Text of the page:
Learn about Monarch butterflies and the Florida native milkweed they require as host plants for their caterpillars. The publication features cautions about the use of non-native Tropical milkweed. Versión en español disponible.
Of the 22 milkweed species that occur in Florida, all but one are native. Our native milkweeds bloom mainly in spring or summer; however, in summer, only four of them are common and relatively easy to spot. Do you know which milkweeds to look for this summer?
U.S. Fish and Wildlife Service Ranger Scott Davis has been working on the milkweed restoration initiative since 2015, when he started with a single greenhouse table of seedlings. Since then he has been scouring the state for native milkweed populations and bringing seeds back to the refuge to propagate. He estimates that 300,000 plants have been grown there, which have been planted as part of restoration projects at state parks, state forests and national wildlife refuges across the state. It is no easy task to grow these plants, either.
Tropical milkweed can enable monarchs to continue breeding well into fall and winter, causing populations to persist longer in certain areas than they naturally would. Unfortunately, this can foster higher than normal infection rates by a lethal protozoan parasite, Ophryocystis elektroscirrha (OE). We have suggestions for native milkweeds you can plant to support monarchs.
The monarch’s population decline has caused great concern in the last few years. The Xerces Society’s insight into factors that influence monarch butterfly populations has pointed to many things we cannot control. However, the increased production and planting of the monarch food plants, milkweeds, is certainly an environmental movement that can be achieved on a large scale in the United States.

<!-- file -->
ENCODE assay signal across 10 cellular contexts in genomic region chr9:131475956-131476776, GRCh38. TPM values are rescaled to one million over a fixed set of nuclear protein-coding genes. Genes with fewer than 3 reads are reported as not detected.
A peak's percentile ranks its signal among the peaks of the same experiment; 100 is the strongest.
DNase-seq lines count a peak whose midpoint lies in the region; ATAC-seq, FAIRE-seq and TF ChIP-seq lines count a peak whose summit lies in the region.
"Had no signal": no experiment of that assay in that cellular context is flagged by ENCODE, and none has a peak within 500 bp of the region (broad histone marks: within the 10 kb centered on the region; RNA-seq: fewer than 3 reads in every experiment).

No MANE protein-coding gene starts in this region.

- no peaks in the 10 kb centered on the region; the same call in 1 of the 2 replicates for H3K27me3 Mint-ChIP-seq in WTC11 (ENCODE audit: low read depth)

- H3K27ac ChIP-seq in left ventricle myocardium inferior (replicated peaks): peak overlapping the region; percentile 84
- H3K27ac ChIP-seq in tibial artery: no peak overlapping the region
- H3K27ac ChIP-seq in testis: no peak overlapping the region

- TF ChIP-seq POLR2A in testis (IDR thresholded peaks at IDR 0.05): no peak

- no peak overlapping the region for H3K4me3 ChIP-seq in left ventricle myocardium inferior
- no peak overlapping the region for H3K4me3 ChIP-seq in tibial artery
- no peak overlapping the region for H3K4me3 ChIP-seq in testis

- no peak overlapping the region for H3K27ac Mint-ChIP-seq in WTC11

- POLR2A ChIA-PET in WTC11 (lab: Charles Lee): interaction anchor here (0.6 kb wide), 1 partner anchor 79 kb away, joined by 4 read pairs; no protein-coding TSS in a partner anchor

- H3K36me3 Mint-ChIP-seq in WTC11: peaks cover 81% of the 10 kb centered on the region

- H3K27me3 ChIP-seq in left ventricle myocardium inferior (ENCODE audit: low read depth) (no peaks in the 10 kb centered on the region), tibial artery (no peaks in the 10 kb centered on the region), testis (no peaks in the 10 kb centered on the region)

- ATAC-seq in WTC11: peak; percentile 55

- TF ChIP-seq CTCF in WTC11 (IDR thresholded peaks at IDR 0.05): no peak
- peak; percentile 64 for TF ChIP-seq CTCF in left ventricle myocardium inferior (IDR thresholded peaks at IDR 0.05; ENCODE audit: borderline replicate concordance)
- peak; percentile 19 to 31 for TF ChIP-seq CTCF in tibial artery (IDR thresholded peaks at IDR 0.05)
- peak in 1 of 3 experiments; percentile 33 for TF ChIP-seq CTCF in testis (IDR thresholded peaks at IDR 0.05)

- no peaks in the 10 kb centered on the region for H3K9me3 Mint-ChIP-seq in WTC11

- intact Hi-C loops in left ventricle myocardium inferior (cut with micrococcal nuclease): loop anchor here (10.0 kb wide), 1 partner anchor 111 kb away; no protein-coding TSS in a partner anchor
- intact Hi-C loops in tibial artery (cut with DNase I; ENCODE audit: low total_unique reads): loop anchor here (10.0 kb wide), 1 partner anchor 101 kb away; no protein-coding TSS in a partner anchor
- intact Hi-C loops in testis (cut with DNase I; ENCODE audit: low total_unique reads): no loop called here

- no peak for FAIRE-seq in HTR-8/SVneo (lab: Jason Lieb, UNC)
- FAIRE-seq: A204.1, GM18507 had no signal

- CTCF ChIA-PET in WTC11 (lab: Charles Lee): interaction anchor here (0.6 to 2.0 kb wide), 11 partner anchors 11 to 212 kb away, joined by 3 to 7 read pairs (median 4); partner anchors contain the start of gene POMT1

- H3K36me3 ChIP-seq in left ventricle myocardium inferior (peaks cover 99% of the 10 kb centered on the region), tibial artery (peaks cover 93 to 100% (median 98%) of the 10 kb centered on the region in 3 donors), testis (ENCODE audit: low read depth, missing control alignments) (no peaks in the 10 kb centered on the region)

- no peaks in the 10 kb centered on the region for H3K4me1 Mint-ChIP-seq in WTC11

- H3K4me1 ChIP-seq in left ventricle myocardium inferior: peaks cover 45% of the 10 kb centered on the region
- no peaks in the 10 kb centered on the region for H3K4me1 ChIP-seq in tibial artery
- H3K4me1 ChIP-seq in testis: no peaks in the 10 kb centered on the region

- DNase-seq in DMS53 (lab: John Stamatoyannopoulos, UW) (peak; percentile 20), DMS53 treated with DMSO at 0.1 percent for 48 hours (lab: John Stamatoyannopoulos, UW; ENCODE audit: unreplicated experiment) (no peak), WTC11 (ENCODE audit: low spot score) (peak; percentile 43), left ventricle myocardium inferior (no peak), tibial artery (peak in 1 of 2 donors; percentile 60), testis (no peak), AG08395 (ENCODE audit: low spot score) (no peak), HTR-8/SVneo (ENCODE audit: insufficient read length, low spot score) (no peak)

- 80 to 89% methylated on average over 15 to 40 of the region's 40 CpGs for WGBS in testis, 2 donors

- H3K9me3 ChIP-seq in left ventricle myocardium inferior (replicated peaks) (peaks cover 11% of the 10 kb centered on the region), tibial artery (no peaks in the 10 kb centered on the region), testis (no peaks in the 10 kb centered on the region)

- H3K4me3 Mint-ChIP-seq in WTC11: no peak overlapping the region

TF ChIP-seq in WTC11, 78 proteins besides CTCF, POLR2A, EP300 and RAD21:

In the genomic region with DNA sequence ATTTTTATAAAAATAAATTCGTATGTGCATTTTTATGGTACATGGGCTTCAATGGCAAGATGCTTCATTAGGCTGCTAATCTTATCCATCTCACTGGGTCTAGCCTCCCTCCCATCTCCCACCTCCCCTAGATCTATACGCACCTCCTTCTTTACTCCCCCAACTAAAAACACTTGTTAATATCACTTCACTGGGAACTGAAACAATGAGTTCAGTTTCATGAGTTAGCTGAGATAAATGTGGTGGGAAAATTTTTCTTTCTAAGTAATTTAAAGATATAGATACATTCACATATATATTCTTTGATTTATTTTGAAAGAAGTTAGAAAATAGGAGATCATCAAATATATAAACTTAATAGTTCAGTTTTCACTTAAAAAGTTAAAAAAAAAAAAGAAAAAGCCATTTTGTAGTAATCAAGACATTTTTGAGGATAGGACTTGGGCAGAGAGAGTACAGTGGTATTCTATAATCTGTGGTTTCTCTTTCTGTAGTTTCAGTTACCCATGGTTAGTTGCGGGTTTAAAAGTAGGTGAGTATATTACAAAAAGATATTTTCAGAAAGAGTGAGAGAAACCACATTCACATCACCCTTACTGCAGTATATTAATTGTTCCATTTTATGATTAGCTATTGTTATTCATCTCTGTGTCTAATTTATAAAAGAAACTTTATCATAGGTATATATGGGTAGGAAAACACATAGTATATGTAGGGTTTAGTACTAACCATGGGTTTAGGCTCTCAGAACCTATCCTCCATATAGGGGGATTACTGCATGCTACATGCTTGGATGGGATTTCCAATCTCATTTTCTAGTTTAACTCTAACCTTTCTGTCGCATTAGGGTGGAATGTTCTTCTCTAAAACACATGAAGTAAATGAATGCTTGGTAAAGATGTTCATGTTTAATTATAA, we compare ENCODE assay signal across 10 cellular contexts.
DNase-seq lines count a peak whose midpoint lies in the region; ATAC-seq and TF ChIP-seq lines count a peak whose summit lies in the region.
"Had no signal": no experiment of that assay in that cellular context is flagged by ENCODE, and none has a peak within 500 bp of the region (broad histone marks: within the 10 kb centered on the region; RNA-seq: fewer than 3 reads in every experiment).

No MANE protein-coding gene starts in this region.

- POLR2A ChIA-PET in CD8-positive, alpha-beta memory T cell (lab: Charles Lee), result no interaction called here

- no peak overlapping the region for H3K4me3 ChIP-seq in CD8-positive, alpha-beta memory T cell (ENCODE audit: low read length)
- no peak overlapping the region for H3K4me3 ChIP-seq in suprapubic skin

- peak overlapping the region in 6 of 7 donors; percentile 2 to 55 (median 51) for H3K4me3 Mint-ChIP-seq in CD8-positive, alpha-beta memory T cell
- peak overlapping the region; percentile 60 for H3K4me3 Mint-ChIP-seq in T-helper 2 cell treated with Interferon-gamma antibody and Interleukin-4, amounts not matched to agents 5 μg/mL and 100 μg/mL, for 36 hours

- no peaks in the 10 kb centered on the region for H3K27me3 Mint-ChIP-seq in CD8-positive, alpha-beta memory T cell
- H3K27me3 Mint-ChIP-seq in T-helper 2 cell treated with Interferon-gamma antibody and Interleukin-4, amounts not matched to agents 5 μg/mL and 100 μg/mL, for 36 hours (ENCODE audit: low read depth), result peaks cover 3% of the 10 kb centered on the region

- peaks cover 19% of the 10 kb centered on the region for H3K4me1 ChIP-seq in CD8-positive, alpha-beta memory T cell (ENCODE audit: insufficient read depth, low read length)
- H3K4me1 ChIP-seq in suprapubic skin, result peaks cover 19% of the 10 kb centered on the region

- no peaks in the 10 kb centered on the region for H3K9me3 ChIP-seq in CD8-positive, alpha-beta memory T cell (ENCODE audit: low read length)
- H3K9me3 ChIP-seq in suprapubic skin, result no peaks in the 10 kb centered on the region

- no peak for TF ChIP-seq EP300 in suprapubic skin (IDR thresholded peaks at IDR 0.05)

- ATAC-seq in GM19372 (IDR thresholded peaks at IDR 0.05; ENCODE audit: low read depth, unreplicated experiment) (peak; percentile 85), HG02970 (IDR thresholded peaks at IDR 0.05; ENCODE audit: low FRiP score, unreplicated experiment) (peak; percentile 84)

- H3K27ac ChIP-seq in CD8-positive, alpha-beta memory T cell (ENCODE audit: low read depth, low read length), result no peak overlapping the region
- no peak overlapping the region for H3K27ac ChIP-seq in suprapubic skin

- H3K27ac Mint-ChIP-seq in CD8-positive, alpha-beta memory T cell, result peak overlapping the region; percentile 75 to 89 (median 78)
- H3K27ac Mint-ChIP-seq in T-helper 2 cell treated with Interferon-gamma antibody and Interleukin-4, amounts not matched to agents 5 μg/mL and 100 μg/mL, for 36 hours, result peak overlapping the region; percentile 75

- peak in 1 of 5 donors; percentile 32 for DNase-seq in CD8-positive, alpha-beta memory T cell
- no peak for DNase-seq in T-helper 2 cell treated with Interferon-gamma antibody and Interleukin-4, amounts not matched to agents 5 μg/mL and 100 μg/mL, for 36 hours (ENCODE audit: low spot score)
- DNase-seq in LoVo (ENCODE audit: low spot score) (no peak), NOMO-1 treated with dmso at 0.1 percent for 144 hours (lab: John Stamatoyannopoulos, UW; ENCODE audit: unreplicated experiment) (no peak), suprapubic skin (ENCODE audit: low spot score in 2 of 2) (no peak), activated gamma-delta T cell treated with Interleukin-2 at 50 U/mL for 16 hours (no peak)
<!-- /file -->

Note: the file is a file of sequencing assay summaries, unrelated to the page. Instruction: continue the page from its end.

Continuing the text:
Butterfly milkweed (Asclepias tuberosa) is a perennial that produces large, showy clusters of bright orange to reddish flowers from spring through fall. It occurs naturally in sandhills, pine flatwoods, and other sandy uplands as well as along sunny roadsides. It is an exception to the Asclepias genus in that its stem does not contain the milky latex that distinguishes the rest of the genus and gives it the common name “milkweed.”
Whorled milkweed (Asclepias verticillata) is one of the smaller, more delicate native milkweeds and is easily overlooked when not in bloom. It flowers late spring through late summer/early fall.
With its diminutive stature and greenish-yellow flowers, Savannah milkweed (Asclepias pedicellata) is oft overlooked in its native pineland and prairie habitats. It blooms late spring through fall, peaking in summer. Its flowers are attractive to bees, wasps and butterflies. Like all members of the Asclepias genus, Savannah milkweed is a larval host plant for Monarch, Queen and Soldier butterflies. The plant contains a milky latex that is toxic to most animals, but Monarch, Queen and Soldier caterpillars are adapted to feed on them despite the chemical defense.
The Monarch butterfly’s demise has captured America’s attention. You can help by using native milkweed species in your landscape. Find out what you need to know to help save Monarchs.
Swamp milkweed (Asclepias incarnata) has showy pink flowers that typically bloom in summer and attracts many pollinators. It is a larval host for Monarch, Queen and Soldier butterflies.
Pinewoods milkweed (Asclepias humistrata) blooms in spring and summer, attracting many pollinators including wasps and butterflies. It is a larval host for Monarch and Queen butterflies.
Swamp milkweed (Asclepias perennis) blooms in late spring through early fall and attracts many pollinators. It is a larval host plant for Monarch, Queen and Soldier butterflies.